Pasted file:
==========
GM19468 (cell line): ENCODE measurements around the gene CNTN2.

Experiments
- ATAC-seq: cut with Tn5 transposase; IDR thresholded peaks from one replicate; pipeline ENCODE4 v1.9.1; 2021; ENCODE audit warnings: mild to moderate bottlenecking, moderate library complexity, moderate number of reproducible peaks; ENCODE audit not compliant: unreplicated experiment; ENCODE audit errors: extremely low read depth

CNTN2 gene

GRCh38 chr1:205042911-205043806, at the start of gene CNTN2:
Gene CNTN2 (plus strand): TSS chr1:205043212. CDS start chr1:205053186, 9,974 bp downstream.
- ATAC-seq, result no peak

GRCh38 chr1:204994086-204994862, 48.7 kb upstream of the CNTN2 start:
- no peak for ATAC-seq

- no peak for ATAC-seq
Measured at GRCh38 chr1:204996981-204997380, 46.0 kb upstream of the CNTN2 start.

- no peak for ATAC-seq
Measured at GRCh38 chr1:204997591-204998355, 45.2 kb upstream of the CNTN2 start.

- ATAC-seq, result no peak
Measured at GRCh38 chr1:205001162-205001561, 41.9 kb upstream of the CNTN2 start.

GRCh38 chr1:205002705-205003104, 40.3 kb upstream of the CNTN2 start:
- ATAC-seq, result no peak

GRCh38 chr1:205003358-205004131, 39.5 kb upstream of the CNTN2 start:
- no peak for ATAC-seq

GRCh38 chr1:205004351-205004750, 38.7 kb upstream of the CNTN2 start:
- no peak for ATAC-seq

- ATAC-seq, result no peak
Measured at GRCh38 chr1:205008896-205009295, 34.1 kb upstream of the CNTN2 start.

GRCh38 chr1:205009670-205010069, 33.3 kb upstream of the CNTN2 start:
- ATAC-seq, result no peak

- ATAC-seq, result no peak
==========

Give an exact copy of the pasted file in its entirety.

GM19468 (cell line): ENCODE measurements around the gene CNTN2.

Experiments
- ATAC-seq: cut with Tn5 transposase; IDR thresholded peaks from one replicate; pipeline ENCODE4 v1.9.1; 2021; ENCODE audit warnings: mild to moderate bottlenecking, moderate library complexity, moderate number of reproducible peaks; ENCODE audit not compliant: unreplicated experiment; ENCODE audit errors: extremely low read depth

CNTN2 gene

GRCh38 chr1:205042911-205043806, at the start of gene CNTN2:
Gene CNTN2 (plus strand): TSS chr1:205043212. CDS start chr1:205053186, 9,974 bp downstream.
- ATAC-seq, result no peak

GRCh38 chr1:204994086-204994862, 48.7 kb upstream of the CNTN2 start:
- no peak for ATAC-seq

- no peak for ATAC-seq
Measured at GRCh38 chr1:204996981-204997380, 46.0 kb upstream of the CNTN2 start.

- no peak for ATAC-seq
Measured at GRCh38 chr1:204997591-204998355, 45.2 kb upstream of the CNTN2 start.

- ATAC-seq, result no peak
Measured at GRCh38 chr1:205001162-205001561, 41.9 kb upstream of the CNTN2 start.

GRCh38 chr1:205002705-205003104, 40.3 kb upstream of the CNTN2 start:
- ATAC-seq, result no peak

GRCh38 chr1:205003358-205004131, 39.5 kb upstream of the CNTN2 start:
- no peak for ATAC-seq

GRCh38 chr1:205004351-205004750, 38.7 kb upstream of the CNTN2 start:
- no peak for ATAC-seq

- ATAC-seq, result no peak
Measured at GRCh38 chr1:205008896-205009295, 34.1 kb upstream of the CNTN2 start.

GRCh38 chr1:205009670-205010069, 33.3 kb upstream of the CNTN2 start:
- ATAC-seq, result no peak

- ATAC-seq, result no peak